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Finding Motifs: IUPAC and RegEx, an Approach

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After a long delay, we are back. Before entering in the next topic, Restriction Enzymes, let’s take a look how to create a regex pattern from user input and the dictionary of IUPAC code for nucleotides. We will use the same dictionary from the previous entry

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iupacdict = {'M':'[AC]', 'R':'[AG]', 'W':'[AT]',
'S':'[CG]', 'Y':'[CT]', 'K':'[GT]', 'V':'[ACG]', 'H':'[ACT]',
'D':'[AGT]', 'B':'[CGT]', 'X':'[ACGT]', 'N':'[ACGT]'}

and the same consensus sequence of the GATA3 binding site NNGATARNG This consensus sequence will be provided as a script parameter, along with the filename

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import sys
import re
sequencefile = open(sys.argv[1], 'r').readlines()
motif = sys.argv[2]

First line reads the sequence file from the user input and second line stores the input motif in a string. Now we have to get the motif string and check for each letter (IUPAC code) and get the correspondent set of nucleotides. For this we will use a loop and a the method get method of Python dictionaries. This method, as its name implies, gets the value of the key in parentheses. Like this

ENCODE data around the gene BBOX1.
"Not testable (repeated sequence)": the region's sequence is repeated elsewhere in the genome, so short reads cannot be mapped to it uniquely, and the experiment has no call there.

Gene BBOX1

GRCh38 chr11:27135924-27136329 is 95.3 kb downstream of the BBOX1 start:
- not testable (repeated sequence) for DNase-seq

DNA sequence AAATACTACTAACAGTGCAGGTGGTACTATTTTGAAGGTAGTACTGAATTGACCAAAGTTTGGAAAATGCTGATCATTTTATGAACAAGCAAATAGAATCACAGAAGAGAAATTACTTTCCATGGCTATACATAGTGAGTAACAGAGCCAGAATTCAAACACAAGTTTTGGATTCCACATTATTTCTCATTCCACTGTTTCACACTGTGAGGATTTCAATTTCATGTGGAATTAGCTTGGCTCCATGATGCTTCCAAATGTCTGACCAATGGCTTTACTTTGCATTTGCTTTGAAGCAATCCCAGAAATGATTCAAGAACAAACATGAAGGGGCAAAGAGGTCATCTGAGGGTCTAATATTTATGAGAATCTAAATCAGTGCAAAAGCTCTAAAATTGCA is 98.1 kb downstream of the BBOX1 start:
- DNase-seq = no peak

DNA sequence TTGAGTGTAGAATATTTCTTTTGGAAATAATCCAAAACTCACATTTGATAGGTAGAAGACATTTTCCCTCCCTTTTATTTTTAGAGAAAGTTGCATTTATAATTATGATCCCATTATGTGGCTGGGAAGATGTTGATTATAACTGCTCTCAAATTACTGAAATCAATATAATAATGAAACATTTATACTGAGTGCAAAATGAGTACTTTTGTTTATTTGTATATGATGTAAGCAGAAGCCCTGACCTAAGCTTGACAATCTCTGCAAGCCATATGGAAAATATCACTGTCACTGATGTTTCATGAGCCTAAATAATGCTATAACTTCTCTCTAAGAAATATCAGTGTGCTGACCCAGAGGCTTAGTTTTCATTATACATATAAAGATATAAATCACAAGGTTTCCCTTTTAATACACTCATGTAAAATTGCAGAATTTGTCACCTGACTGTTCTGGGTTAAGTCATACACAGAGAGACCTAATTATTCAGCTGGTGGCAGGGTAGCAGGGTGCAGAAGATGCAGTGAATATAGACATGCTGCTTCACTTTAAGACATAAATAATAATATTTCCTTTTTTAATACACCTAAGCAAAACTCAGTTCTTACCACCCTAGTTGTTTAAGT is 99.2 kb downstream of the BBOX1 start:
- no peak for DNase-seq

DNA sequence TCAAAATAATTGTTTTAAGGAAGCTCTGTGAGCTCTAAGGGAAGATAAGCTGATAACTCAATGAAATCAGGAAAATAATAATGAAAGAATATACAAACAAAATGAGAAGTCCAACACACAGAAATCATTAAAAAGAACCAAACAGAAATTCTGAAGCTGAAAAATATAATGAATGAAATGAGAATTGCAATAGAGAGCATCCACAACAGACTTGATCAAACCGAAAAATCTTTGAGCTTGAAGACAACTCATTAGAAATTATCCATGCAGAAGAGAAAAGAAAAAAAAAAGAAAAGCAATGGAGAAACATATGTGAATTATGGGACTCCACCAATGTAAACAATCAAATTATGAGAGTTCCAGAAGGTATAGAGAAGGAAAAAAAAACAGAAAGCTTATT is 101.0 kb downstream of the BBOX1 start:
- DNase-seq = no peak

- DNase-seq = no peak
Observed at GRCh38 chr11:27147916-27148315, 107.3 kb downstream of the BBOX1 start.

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for n in motif:
  iupacdict.get(n)

If we combine both excerpts above and run using as input the GATA3 model the result would like

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[ACGT] [ACGT] [AG] [ACGT]

which is five nucleotides short of the motif length. How to correct it? Pretty simple we just add to the dictionary the “regular” nucleotide codes

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iupacdict = {'A':'A', 'C':'C', 'G':'G', 'T':'T',
'M':'[AC]', 'R':'[AG]', 'W':'[AT]', 'S':'[CG]', 'Y':'[CT]', 'K':'[GT]',
'V':'[ACG]', 'H':'[ACT]', 'D':'[AGT]', 'B':'[CGT]', 'X':'[ACGT]',
'N':'[ACGT]'}

This would solve our “problem” without adding a line of code to the final script. Fastforwarding to creating the regex

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mregex = ''
for n in motif:
  mregex += iupacdict.get(n)
  
print mregex #just to check 

tosearch = re.compile(str(mregex))
for i in tosearch.findall(sequencefile):
  print i

Simple and quick. The final output is not really elaborated, but we can improve it. Next time.